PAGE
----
Kadhi is a nice change of pace from the usual tomato-onion curries, and great when you are running low on veggies in the fridge. Creamy, luscious sauce with crispy pakora and steaming hot rice. Comfort food at its best! I got this recipe from my friend Shubh, many years ago.
For rice, I have been trying to include wild rice. You can hardly notice its in there and you get more protein from wild rice as well as four times as much vitamin E and six times as much as folate than brown rice! Note that it does take more time to cook than white rice, so plan accordingly or cook it separately(which I did).
- 1c yogurt (not nonfat)
- 1/3c besan flour
- 4c water
- 1/4 t turmeric
- 1/2 t red chili powder
- 1 inch grated ginger
- 1/2t amchoor (add this only if your yogurt is not sour)
- mustard seeds
- 3 green chilies sliced
In a bowl put the yogurt and mix it with a spoon until smooth. Then blend in the besan flour and be sure that there are no lumps. Do this before adding water. Mix in ginger, spices and then the water. It will be very thin, but will thicken once its cooked.
Heat ghee (I think there are a few recipes in which ghee really is a lot tastier than oil, this is one of them!) and splutter the mustard seeds. Then add green chilies, stir for 30 seconds. Then reduce the heat and add in the yogurt mixture all at once. Increase heat again to medium. Stir constantly, scraping the bottom and sides until the mixture comes to a boil. Simmer for 5 minutes or until the mixture is thick and the besan does not taste raw.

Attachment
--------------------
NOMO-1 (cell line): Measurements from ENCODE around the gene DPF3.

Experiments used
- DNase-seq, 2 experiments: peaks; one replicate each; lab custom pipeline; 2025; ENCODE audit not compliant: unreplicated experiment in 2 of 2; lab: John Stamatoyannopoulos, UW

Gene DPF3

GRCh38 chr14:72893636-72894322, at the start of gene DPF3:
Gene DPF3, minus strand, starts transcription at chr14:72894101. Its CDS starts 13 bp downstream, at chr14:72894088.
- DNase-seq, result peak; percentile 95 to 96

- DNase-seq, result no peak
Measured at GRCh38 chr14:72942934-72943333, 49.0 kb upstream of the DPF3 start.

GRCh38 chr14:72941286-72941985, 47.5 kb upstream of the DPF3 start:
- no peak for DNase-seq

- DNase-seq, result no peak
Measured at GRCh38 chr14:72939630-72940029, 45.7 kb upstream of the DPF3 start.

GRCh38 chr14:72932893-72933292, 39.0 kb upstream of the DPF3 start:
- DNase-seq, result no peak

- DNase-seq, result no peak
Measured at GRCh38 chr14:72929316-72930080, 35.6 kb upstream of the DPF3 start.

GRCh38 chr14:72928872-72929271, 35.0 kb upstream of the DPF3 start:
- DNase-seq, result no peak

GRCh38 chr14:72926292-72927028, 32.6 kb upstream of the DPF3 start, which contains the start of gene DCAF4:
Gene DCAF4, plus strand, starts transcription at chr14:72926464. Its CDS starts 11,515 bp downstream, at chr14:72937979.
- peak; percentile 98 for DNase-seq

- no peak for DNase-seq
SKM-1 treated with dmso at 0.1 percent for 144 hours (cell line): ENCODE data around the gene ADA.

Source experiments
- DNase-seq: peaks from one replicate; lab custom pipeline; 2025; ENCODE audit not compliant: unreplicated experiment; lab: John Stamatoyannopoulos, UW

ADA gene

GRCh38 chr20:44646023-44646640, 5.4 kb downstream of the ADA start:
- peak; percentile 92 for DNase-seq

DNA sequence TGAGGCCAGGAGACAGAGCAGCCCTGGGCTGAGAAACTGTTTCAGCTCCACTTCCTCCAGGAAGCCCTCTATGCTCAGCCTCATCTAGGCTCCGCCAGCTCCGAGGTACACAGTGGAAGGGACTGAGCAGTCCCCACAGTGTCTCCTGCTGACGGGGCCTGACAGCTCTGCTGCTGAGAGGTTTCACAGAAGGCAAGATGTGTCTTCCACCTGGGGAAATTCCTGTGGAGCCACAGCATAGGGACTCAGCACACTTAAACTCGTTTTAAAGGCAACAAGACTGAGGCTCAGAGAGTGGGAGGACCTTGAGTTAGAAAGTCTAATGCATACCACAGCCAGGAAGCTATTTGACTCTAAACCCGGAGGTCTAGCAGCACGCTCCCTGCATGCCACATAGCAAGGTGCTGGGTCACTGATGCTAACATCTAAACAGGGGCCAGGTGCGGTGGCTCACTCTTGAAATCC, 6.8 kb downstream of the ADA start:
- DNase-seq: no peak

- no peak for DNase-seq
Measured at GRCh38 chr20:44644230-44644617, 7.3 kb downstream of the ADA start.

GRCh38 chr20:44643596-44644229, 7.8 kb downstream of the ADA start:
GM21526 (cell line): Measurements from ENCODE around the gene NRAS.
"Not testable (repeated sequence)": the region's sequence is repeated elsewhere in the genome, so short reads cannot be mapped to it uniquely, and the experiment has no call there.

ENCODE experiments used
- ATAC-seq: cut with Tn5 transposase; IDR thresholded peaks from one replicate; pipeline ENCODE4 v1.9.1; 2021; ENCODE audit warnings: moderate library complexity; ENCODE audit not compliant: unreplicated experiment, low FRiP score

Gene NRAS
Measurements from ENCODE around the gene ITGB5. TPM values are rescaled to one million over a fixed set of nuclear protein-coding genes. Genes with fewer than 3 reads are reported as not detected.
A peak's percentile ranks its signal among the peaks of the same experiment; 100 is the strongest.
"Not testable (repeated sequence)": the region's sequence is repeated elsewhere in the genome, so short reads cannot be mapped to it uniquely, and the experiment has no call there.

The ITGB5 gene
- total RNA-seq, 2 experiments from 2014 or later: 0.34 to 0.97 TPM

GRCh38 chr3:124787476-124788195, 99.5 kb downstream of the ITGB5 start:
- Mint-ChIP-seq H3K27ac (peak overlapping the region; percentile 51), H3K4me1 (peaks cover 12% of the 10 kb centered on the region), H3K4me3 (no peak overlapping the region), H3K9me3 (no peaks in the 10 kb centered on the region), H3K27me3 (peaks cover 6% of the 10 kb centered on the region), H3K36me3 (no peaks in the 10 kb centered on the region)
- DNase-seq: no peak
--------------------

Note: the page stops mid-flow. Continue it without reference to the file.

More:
- 1/2 small red onion sliced thinly
- 1c red cabbage sliced thinly as possible (you can make this with just onion too)
- 1 tsp coriander seeds, crushed roughly with pestle
- red chili powder
- besan flour
- pinch of baking soda
Combine the onion, cabbage, spices and salt in a bowl. Keep aside for 10 minutes or more so that the cabbage releases some water. Add pinch baking soda and enough besan flour till the cabbage is well coated, then sprinkle in water, enough to make a very thick batter (it should not be pourable, but able to be scooped easily with a spoon). Heat a sufficient amount of oil in a pot for frying. With your hands or a spoon drop ping pong ball sized mounds into the oil. Do not pack the dough tightly or the pakora will be hard. Its fine if they are not perfect spheres, in fact the onions/cabbage that stick out and get crispiest are my favorite part! Keep the flame slightly above medium and after adding pakora reduce to medium. Cook until golden brown and cooked on the inside. You may need to adjust the heat for your stove/pot.
Add some of the pakora to the kadhi to soak in, and keep some on the side for the crispy contrast. 🙂